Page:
Empowering Voters

TCF books from the 1970s focused on election reform and on the ways that the growing popularity of television in particular was changing the face of politics.


Newsletters of the 1970s

Election reform dominated TCF newsletters in the 1970s, with TCF scholars advocating for financing Congressional campaigns and televising public sessions of Congress (a suggestion that was later fulfilled with the advent of CSPAN). But newsletters weren’t entirely focused on elections. One particularly prescient newsletter—from 1973!—warned that computer technology could threaten individual privacy. The words might easily have been penned by current senior fellow Barton Gellman.


Trustees of the 1970s


  • Vernon_Jordan

    Vernon Jordan

    Trustee from 1971 to 1973. Prominent civil rights leader, lawyer, business executive and close advisor to President Bill Clinton. Served as executive director of the United Negro College Fund and...Read More

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    William Ruckelshaus

    Trustee from 1974 to 1983. Became the first head of the newly formed Environmental Protection Agency under President Richard Nixon. Also served as acting director of the Federal Bureau for...Read More

The 1980s

America went through major social and economic changes in the 1980s due to industrialization and multinational corporations. Ronald Reagan’s election as president in 1980 influenced TCF’s work on a dedication to protecting workers and consumers, quite the opposite of the deregulation and laissez-faire policies beginning to take affect. Trustee Theodore Sorensen stated TCF would not be “the handmaiden of any political party, candidate or movement,” but also resolved to not remain neutral.

A New Domestic Focus

While TCF continued its work on empowering voters and on exploring America’s role as the world’s superpower, the conservative ascendancy that began with Ronald Reagan’s election in 1980 spurred renewed work on protecting workers and consumers in the midst of deregulation mania and on preserving the safety net from Reagan’s “starve the beast” approach.


1980s Trustees

“TCF is strictly non-partisan. We are not the handmaiden of any political party, candidate or movement. But we are not neutral. We care about people, we care about our country and our planet, and we care about the power of progressive, well-reasoned, well-researched ideas. We believe, with liberalism under siege, that those ideas are needed now more than ever.” —Theodore Sorensen, Trustee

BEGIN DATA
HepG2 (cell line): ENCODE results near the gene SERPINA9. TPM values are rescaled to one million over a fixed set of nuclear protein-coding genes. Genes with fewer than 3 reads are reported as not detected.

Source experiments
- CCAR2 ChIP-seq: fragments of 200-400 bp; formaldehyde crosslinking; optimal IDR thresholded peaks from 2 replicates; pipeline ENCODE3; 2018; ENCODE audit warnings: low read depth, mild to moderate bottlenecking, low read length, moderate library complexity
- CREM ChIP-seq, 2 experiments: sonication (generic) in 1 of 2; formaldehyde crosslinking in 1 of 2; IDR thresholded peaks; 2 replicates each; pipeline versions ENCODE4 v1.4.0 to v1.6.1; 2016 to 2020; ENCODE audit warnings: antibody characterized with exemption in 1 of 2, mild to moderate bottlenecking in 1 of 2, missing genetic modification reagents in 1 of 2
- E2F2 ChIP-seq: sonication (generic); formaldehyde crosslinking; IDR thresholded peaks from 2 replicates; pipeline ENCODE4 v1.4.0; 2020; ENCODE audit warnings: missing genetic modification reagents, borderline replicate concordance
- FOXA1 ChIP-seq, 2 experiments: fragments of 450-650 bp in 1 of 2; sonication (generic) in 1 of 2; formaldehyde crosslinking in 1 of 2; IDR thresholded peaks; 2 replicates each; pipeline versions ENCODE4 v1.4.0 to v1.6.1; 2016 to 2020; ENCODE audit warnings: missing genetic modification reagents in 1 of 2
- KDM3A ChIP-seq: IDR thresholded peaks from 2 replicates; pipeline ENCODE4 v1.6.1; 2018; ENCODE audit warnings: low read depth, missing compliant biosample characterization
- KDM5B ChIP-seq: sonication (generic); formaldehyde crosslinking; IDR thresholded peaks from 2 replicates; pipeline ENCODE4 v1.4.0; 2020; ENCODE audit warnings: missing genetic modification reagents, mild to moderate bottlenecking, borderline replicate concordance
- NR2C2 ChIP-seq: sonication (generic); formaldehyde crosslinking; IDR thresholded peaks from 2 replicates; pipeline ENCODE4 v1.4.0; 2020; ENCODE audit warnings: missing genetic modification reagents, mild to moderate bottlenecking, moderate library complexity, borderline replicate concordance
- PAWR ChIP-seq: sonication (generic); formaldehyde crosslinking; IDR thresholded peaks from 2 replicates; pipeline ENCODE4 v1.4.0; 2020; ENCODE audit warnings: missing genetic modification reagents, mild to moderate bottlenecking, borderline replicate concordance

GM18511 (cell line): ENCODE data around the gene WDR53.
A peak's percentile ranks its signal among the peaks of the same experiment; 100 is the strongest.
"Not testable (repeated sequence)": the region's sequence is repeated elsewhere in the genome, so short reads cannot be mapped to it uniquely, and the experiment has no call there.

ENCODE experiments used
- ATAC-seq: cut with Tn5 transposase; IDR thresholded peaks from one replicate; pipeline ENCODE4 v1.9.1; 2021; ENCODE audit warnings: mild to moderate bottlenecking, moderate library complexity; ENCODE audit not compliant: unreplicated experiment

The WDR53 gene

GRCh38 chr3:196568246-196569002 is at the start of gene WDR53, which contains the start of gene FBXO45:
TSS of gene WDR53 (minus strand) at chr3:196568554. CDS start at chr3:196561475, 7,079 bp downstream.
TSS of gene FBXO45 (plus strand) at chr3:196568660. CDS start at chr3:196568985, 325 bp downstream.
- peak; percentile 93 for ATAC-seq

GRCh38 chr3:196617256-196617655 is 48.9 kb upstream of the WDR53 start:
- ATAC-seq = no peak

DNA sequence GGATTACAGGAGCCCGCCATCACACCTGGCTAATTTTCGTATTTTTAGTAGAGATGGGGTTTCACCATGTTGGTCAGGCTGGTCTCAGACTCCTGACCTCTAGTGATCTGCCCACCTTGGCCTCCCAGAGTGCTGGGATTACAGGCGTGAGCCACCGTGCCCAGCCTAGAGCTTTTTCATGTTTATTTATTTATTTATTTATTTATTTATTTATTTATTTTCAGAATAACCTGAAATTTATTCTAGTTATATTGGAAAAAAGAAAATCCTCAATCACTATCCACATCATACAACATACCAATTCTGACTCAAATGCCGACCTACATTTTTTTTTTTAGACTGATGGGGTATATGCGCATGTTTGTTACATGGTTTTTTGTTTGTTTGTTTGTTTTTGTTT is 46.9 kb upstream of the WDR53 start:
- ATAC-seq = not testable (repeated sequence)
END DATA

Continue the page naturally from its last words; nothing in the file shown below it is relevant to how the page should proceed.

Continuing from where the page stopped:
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    James Tobin

    Trustee from 1983 until his death in 2002. Nobel Prize-winning economist (1981) and professor at Yale University. Served as a member of the President John F. Kennedy’s Council of Economic Advisers,...Read More

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    James (Jim) Leach

    Trustee from 1983 to 2008. U.S Congressman from Iowa who served on the House Committees on Foreign Affairs as well as Banking, Finance and Urban Affairs. Previously, he was president of Flamegas...Read More

  • Theodore_Sorenson

    Theodore Sorensen

    Trustee from 1984 until his death in 2010. He served as assistant to Senator John F. Kennedy and special counsel to President Kennedy. A senior partner of the law firm Paul, Weiss, Rifkind, Wharton...Read More

The 1990s

After the Berlin Wall fell at the end of 1989, the total collapse of Communism in Eastern Europe quickly followed. In the United States, attentions turned inward, as policymakers considered how best to spend down defense budgets. For TCF, the 1990s saw work produced in each of its main areas, as well as a new theme, led by Richard Kahlenberg: replacing race-based integration in schools with a class-based method. As new media flourished, TCF also entered the digital age with a new website.

Richard C. Leone

Served as TCF president from 1989 until 2011.

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    Richard C. Leone

    Formerly chairman of the Port Authority of New York and New Jersey, and state treasurer of New Jersey. He also was president of the New York Mercantile Exchange and a managing director at Dillon Read...Read More